8) Defer parsing of Javascript: what if you move the JS code to the end of your page, so that way the HTML and CSS code will load first and faster with no delay waiting for your JS code. This kind of optimizations can be done using plugins like WP Defer Loading and WP Deferred Javascripts.

9) MySQL database optimization: most developers and website owners forget about this important tip. You must optimize your database data at least once per month, this will help the MySQL queries to find the correct information in leass time as your data will be organized better. You can do this with  phpmyadmin tool, or with plugins like WP-DBManager, that will also let you repair, verifyt and backup MySQL tables.

10) Image Optimization:  make sure every image you upload are 100% optimized with the correct format (GIF, JPEG or PNG). You can do this manually using Photoshop, Gimp or another image processing tool. You can also integrate the great WP Smush it plugin, that will do all the optimizations automatically to each image you upload. Also remember to avoid lot of images per posts, or big galleries.

11) Load images on demand: using plugins like Lazy Load or BJ Lazy Load will change the way your images are loaded on each post. This kind of plugins will load the images on demand, that means the images you see are only loaded when are visible to your eyes. This will make your website pretty much faster if you load many images per post or in your index.

12) Don’t use gravatars: are they really useful? In my opinion, this kind of things are not useful at all for your blog and only add extra time to your page load. You can remove the  use of gravatars from WP admin page – Settings – Discussion.

13) Don’t use too many plugins: this is ironic since in the past tips I’ve recommended you so many plugins and now I am telling you to don’t do that. The thing is almost all the tips provided before can be done manually, but it will take you lot of time and PHP-MySQL knowledge, if you don’t have that knowledge (as most of 80% of the people that use WordPress), you don’t have any other way to do it than using Plugins. You can use plugins, but remember to keep it to the minimum. I’ve seen WordPress websites with 50 plugins activated and the performance is horrible. Try to have at most 10-15 plugins activated, no more than that.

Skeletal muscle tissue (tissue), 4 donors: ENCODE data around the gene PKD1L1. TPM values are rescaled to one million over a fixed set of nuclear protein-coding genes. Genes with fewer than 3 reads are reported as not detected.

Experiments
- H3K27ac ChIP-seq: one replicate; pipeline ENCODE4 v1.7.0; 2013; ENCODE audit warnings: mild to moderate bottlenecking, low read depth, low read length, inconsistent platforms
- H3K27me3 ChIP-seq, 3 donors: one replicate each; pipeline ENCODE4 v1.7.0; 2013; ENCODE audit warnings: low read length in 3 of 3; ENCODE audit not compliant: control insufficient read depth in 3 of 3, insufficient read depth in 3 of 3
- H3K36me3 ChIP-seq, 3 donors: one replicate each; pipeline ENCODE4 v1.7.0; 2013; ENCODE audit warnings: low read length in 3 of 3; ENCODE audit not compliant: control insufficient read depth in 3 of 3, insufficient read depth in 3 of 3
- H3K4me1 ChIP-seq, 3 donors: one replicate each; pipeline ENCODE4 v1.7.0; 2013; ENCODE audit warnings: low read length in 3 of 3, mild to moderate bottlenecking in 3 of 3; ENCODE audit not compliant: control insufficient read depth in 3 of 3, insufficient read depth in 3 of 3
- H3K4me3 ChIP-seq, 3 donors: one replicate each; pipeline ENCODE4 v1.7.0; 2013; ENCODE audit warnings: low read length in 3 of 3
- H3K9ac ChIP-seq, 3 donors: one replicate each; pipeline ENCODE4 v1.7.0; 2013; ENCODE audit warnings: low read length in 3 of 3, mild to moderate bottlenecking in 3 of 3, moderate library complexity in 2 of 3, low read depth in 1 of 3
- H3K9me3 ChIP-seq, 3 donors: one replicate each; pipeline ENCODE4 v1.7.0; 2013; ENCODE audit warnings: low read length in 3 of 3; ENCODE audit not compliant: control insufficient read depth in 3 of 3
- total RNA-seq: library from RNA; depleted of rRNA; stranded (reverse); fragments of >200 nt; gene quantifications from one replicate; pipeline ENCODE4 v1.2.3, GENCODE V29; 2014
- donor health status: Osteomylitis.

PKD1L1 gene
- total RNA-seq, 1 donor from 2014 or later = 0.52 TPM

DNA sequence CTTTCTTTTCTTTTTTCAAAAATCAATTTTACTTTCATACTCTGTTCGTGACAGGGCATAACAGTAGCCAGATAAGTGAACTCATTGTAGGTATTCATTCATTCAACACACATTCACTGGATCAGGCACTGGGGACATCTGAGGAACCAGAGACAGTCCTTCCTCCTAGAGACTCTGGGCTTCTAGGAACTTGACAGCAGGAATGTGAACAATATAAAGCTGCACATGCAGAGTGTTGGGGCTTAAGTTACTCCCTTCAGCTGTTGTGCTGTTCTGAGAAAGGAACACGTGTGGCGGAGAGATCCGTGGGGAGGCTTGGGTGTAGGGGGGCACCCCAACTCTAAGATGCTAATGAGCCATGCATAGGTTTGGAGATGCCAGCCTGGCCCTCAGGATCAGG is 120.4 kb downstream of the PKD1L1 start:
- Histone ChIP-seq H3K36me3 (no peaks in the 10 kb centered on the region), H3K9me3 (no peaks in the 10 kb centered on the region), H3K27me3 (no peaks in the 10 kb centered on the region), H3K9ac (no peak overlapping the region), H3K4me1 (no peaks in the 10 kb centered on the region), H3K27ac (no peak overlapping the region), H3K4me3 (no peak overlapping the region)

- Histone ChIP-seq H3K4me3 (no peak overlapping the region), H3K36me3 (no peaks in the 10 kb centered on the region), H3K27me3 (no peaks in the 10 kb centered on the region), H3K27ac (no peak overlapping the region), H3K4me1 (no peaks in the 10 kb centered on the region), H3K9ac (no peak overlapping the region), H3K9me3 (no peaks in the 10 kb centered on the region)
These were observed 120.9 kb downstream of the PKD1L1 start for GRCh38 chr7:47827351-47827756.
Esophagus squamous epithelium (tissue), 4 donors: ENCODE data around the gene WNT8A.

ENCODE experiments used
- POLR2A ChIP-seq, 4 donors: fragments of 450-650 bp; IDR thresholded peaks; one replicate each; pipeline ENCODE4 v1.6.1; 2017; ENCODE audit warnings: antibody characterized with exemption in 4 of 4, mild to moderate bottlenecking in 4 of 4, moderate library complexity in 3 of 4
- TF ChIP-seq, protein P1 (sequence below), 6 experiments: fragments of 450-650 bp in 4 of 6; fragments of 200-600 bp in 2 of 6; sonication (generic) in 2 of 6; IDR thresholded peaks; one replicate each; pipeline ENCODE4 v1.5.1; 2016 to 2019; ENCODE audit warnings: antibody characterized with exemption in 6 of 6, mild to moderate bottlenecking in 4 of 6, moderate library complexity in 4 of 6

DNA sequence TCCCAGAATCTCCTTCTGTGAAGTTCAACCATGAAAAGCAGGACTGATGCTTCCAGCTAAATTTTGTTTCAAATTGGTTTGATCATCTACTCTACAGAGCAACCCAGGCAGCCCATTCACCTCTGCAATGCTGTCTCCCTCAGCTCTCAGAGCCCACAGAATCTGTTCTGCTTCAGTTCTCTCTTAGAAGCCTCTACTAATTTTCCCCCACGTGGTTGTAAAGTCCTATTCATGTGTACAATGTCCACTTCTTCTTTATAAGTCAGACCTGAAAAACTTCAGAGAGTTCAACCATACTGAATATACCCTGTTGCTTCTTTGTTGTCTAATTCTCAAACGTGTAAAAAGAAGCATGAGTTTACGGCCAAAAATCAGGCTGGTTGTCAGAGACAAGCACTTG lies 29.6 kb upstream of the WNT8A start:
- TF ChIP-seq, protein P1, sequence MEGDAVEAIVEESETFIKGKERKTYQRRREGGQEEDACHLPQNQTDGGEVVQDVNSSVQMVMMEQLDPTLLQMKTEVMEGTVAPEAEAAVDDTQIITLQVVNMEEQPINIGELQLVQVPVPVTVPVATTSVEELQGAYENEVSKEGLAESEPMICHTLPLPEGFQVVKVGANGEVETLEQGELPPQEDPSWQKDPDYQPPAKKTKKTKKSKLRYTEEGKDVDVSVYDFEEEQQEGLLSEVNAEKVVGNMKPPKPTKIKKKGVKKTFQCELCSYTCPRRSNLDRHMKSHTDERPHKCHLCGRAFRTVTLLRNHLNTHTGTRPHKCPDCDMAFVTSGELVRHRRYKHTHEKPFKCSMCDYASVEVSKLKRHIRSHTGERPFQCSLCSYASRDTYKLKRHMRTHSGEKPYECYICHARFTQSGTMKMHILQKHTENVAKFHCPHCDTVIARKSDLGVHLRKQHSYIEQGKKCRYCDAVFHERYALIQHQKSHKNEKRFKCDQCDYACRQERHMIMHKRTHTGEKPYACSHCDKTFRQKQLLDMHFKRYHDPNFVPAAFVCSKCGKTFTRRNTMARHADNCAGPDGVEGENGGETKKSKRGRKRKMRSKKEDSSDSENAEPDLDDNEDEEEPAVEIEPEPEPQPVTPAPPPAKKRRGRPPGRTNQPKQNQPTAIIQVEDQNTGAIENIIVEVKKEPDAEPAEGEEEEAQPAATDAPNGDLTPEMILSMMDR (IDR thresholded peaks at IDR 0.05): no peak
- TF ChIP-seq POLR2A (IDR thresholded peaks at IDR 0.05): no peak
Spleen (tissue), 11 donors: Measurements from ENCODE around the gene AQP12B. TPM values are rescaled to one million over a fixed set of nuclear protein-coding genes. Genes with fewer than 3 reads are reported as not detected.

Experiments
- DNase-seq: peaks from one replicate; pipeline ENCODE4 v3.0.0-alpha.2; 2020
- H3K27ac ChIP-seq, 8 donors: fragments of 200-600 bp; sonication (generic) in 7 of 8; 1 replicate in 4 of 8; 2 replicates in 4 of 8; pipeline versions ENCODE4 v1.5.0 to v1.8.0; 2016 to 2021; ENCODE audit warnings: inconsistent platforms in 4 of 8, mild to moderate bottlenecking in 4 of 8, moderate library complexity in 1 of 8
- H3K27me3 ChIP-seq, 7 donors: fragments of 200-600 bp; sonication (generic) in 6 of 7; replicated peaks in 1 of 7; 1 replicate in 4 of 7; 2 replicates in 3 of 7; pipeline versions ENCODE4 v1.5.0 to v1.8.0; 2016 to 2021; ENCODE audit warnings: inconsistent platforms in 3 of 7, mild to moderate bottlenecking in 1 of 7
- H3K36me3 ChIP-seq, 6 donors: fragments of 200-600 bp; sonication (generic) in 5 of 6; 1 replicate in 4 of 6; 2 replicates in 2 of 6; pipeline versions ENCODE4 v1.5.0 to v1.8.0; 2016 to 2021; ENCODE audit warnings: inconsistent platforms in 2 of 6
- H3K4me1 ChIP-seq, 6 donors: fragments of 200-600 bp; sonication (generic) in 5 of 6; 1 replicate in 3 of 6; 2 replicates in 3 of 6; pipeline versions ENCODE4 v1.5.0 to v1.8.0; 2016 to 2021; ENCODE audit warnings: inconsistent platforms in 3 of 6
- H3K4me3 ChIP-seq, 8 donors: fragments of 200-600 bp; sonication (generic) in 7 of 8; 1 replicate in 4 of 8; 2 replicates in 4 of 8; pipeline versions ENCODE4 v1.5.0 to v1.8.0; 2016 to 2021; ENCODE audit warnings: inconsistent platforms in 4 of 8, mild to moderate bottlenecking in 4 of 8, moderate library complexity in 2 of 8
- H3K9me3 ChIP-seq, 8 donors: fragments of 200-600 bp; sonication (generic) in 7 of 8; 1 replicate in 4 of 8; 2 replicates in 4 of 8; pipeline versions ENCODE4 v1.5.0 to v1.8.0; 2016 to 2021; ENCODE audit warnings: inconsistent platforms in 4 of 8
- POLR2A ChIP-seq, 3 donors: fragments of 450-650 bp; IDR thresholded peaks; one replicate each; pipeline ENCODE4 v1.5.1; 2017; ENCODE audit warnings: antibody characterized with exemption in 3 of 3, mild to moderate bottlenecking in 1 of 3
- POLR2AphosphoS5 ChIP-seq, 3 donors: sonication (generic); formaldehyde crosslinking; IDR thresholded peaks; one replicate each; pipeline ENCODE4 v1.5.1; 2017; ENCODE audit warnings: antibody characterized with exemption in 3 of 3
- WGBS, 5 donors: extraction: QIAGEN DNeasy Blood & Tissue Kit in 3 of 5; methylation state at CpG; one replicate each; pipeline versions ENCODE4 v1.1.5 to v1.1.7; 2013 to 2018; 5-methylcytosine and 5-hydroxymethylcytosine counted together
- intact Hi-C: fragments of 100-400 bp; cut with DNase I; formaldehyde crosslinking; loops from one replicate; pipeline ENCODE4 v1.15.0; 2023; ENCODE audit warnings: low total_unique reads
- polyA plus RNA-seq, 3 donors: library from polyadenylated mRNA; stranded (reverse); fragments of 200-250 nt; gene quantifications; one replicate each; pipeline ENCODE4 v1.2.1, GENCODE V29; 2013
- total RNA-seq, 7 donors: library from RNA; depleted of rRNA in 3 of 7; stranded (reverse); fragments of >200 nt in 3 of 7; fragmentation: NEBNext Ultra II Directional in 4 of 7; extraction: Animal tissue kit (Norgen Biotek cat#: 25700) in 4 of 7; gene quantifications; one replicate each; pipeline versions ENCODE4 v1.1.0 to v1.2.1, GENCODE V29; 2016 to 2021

You can use P3 (Plugin Performance Profiler) to analyze which plugins are causing slow speeds on your blog.

14) Use Gzip Compression:   it will help tou to compress the static content (JS, CSS and HTML) to be served faster and using less bandwidth. You can activate Gzip compression by adding this code to your .htaccess file:

# Start gzip compression
AddOutputFilterByType DEFLATE text/plain
AddOutputFilterByType DEFLATE text/html
AddOutputFilterByType DEFLATE text/xml
AddOutputFilterByType DEFLATE text/css
AddOutputFilterByType DEFLATE application/xml
AddOutputFilterByType DEFLATE application/xhtml+xml
AddOutputFilterByType DEFLATE application/rss+xml
AddOutputFilterByType DEFLATE application/javascript
AddOutputFilterByType DEFLATE application/x-javascript
# End Gzip compression

If you use Nginx place this code inside your http {} block:

# Start Gzip compression
gzip on;
gzip_min_length  1100;
gzip_buffers  4 32k;
gzip_types    text/plain application/x-javascript text/xml text/css;
gzip_vary on;
# End Gzip Compression

Reload Nginx to apply changes:

/etc/init.d/nginx reload

You can read more about Gzip and Nginx from: Nginx Gzip compression

15) Leverage Browser Cache: you can let your browser visitor cache the most common static elements from your website, that will result in faster WordPress speeds as the static files (CSS, JS, image files, mp4, swf, etc) will be cached on your visitors PC for the time you specify. If you use Apache you can place this code inside your .htaccess file.

# Browser caching
<IfModule mod_expires.c>
ExpiresActive On
ExpiresByType image/jpg "access 1 year"